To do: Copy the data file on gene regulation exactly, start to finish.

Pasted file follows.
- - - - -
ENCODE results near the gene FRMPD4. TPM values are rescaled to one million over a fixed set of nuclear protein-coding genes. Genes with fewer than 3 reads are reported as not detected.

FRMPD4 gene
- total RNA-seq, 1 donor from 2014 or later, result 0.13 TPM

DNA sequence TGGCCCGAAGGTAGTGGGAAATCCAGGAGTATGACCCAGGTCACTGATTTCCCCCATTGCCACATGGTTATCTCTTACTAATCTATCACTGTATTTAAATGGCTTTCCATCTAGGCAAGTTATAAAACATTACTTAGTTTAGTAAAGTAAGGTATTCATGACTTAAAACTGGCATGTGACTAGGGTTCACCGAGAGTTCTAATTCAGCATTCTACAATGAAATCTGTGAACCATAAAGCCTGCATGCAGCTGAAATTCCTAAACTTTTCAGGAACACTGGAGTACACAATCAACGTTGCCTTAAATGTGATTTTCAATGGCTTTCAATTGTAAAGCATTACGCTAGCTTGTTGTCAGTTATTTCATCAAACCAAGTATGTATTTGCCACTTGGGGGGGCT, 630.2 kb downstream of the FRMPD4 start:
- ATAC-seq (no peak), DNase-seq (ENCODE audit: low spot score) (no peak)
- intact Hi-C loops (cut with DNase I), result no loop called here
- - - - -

ENCODE results near the gene FRMPD4. TPM values are rescaled to one million over a fixed set of nuclear protein-coding genes. Genes with fewer than 3 reads are reported as not detected.

FRMPD4 gene
- total RNA-seq, 1 donor from 2014 or later, result 0.13 TPM

DNA sequence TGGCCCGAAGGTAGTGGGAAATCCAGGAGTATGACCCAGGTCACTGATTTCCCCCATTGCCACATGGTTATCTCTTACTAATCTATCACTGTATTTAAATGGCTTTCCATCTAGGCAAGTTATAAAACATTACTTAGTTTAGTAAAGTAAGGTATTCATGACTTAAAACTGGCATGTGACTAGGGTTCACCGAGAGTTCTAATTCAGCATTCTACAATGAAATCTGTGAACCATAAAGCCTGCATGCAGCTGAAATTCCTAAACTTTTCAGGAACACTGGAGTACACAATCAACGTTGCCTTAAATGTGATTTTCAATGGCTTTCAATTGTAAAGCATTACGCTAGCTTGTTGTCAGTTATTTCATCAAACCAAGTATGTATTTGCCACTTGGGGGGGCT, 630.2 kb downstream of the FRMPD4 start:
- ATAC-seq (no peak), DNase-seq (ENCODE audit: low spot score) (no peak)
- intact Hi-C loops (cut with DNase I), result no loop called here